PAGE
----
If we are to succeed in the fight against transnational serious crime, European countries must help each other, exchange information and coordinate their efforts. People smuggling networks are clearly driven by greed and cynicism, and the major networks are operating at the international level.
Norway is often at the 'receiving end' of the smuggling chain, whereas those at the top are based in other countries.
This type of transnational crime places considerable demands on international police cooperation. Through its participation in the Triton operation, Norway has uncovered people smugglers posing as migrants, secured evidence and passed this on to the relevant national authorities for further investigation.
The Government therefore wishes to strengthen police and judicial cooperation on criminal matters with the EU. The goal is to be better equipped to combat the networks behind criminal activities such as smuggling, human trafficking, crime for gain and the distribution of material that depicts sexual abuse of children.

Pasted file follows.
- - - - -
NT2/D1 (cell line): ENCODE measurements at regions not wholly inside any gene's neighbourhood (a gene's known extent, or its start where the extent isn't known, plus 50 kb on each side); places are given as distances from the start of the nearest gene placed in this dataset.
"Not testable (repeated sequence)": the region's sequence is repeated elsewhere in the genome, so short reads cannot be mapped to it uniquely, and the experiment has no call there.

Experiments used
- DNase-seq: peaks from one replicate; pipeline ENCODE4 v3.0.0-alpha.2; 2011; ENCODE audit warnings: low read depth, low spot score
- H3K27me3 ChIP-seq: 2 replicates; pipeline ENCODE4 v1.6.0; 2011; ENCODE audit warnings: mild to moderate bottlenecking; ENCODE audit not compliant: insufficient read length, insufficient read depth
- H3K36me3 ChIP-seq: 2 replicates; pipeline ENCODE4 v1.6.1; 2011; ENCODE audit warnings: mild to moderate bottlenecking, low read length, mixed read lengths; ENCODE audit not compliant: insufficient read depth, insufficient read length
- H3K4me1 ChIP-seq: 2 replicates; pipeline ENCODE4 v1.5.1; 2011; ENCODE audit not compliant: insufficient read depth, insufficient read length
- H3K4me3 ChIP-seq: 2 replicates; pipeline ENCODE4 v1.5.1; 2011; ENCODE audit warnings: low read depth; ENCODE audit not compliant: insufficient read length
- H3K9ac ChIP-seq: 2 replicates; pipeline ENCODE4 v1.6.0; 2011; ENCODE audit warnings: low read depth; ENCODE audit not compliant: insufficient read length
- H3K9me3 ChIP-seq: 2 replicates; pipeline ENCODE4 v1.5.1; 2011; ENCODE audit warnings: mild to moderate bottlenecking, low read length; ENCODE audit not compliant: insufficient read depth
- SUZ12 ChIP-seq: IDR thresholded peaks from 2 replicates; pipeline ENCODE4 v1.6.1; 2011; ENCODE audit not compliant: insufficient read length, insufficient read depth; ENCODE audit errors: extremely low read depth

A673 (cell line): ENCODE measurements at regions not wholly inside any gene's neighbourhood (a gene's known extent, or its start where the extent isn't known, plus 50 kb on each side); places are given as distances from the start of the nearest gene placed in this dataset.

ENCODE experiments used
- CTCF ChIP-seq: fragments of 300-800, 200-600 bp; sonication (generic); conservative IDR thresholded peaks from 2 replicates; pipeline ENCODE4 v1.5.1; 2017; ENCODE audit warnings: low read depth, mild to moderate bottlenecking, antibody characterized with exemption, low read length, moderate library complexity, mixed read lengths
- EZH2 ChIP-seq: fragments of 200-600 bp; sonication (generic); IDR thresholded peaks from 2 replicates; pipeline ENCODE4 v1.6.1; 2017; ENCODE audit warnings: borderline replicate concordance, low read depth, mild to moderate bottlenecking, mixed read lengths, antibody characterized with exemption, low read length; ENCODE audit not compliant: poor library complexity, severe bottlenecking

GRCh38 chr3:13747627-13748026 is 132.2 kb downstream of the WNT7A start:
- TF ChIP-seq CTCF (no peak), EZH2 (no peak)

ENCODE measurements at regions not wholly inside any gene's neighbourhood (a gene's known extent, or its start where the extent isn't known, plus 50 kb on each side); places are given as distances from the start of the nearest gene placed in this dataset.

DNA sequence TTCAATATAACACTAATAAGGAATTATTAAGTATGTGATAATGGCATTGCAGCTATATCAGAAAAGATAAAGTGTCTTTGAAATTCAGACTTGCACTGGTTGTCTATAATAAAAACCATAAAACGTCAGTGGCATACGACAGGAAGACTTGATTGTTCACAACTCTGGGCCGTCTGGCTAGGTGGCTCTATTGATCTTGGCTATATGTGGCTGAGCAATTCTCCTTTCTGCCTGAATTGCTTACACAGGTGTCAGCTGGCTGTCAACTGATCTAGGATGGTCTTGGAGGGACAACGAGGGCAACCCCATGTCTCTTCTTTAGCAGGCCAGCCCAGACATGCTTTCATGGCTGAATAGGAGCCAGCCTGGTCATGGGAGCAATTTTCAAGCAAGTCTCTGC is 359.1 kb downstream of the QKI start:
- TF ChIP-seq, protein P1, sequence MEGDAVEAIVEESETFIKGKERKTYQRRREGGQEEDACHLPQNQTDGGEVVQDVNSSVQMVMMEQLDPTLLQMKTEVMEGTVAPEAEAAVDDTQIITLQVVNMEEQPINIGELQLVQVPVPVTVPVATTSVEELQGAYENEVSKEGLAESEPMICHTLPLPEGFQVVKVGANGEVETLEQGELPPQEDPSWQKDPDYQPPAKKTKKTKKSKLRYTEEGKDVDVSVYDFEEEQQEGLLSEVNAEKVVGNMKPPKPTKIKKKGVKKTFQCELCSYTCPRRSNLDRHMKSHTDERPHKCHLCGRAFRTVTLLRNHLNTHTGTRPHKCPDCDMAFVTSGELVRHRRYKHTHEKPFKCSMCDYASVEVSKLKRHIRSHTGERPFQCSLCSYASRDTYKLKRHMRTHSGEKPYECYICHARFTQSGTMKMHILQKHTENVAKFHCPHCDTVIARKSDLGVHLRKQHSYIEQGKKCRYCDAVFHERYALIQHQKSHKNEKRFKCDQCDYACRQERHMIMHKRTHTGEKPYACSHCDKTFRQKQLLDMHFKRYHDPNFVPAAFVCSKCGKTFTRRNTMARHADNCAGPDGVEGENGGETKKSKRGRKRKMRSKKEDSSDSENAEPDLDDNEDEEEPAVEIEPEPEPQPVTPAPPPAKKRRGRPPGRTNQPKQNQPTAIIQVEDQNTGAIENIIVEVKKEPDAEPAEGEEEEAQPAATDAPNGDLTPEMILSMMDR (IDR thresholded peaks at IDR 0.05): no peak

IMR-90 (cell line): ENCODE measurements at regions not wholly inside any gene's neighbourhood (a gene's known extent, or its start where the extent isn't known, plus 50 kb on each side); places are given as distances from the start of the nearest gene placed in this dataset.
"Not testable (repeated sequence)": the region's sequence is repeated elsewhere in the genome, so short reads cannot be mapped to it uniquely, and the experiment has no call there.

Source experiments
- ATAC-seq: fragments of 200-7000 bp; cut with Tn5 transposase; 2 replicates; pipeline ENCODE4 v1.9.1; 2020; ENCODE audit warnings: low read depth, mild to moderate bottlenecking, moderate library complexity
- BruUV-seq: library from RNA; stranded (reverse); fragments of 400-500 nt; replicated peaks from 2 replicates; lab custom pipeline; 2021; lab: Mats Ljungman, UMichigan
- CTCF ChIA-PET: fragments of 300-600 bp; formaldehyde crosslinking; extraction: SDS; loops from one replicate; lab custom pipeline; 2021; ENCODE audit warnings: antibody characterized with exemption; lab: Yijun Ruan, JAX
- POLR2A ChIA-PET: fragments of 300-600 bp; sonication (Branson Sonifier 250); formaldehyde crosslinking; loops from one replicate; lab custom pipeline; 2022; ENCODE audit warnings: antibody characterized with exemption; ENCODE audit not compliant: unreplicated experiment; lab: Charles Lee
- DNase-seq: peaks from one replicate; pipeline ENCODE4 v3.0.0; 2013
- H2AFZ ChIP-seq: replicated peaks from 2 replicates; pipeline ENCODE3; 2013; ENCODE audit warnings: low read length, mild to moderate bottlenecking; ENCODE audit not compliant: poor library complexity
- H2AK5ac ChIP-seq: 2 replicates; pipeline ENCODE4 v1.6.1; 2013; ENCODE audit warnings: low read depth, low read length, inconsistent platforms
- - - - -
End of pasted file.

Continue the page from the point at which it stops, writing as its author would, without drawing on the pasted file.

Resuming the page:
The Government will also intensify its cooperation with the EU on preparedness and response to terrorist attacks, natural disasters and other serious threats. For example, Norway participates actively in the EU Civil Protection Mechanism.
Under the Mechanism, Norway is able to receive valuable assistance from other countries in the event of crises, if Norway's own capacity is insufficient or exhausted. Norway makes increasing use of the Mechanism, and has made use of the opportunities to receive funding for national training exercises and transport costs.